Another look at algorithm time complexity
In my last post I wrote about various Fibonacci implementations in Elixir. I timed each implementation generating a list of the first N Fibonacci numbers, and compared the performance characteristics of each implementation. Based on what unwind said on Lobsters in response I decided to revisit Fibonacci implementations in Elixir. I’m going to update the implementatios I used in my last blog post so they use Erlang processes to store previously computed Fibonacci numbers. I’ll then benchmark each implementation against the Fibonacci implementation to see how much processes sped things up.
Rewriting the Algorithms
I needed to have a process for each algorithm to store the computed Fibonacci numbers. I chose to create a single generic GenServer that I could spawn for each algorithm I was testing. Below is the implementation I settled on. It’s fairly straightforward. The only thing special about this GenServer code is that it allows the caller to specify the server they want to use. This is necessary because I will have multiple processes running different instances of this GenServer. One for each implementation I am testing. I need to have a different
FibStore server because each algorithm is different so I need to make sure I store and fetch Fibonacci numbers from the correct server.
1 2 3 4 5 6 7 8 9 10 11 12 13 14 15 16 17 18 19 20 21 22 23 24 25 26 27 28 29 30 31 32 33 34 35 36 37 38 39 40 41 42 43 44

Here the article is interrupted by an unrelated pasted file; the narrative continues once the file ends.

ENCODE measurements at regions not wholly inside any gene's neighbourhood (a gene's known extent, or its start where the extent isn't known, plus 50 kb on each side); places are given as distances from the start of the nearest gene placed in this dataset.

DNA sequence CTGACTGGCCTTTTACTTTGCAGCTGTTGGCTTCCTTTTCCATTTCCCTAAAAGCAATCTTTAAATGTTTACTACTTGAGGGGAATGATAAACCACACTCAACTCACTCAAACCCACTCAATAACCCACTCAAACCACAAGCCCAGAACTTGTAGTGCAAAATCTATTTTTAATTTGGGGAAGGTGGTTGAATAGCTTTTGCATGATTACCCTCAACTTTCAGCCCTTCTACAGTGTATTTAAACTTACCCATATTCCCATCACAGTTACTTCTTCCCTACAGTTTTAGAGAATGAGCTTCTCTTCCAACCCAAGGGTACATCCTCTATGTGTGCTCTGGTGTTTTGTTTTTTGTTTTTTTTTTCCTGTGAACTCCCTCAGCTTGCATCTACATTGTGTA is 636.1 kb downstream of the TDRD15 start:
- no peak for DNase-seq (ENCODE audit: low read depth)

Next I needed to update the existing functions to use this new GenServer for fetching and storing values. The previous implementations had a
fib function that performed the actual computation. To avoid modifying a lot of code I added a new function named
do_fib that only calls the existing
fib function to do the computation if the Fibonacci number has not already been computed and stored in the GenServer instance. Below are the three new implementations:
In my updated implementation so that the
fib clause for generating any number after the first two in the Fibonacci sequence invokes
FibStore.do_fib/3. This ensures it will reuse already an computed number if there is one. Otherwise
FibStore.do_fib/3 will invoke
fib/1 to compute and store the number.
1 2 3 4 5 6 7 8 9 10 11 12 13
In much the same way I changed the Rosetta Code algorithm. It invokes
FibStore.do_fib/3 when computing Fibonacci numbers so it uses pre-computed numbers if exist in the
FibStore process. Otherwise it invokes
fib/1 to compute the Fibonacci number. Note that unlike my implementation this one must recompute everything when generating a new number in the sequence. For example, when generating the fifth number it would not be able to reuse the
2 and the
3 cached in the
FibStore process. I could not make it reuse pre-computed numbers without changing the way the
fib/3 function works.
1 2 3 4 5 6 7 8 9 10 11 12 13 14 15 16
Popular Implementation/Dave Thomas
This implementation benefited the most from the
FibStore caching of pre-computed numbers. It remains similar to the original implementation, but now it invokes
FibStore.do_fib/3 when computing numbers. Due to the recursive nature of the
fib/1 function, calls are made to
FibStore.do_fib/3 for every number that must be computed. This implementation is able to use the pre-computed numbers as a starting point when computing new numbers. Unlike the Rosetta Code implementation which cannot.
1 2 3 4 5 6 7 8 9 10 11 12 13 14
Which function generates a list of Fibonacci numbers the fastest?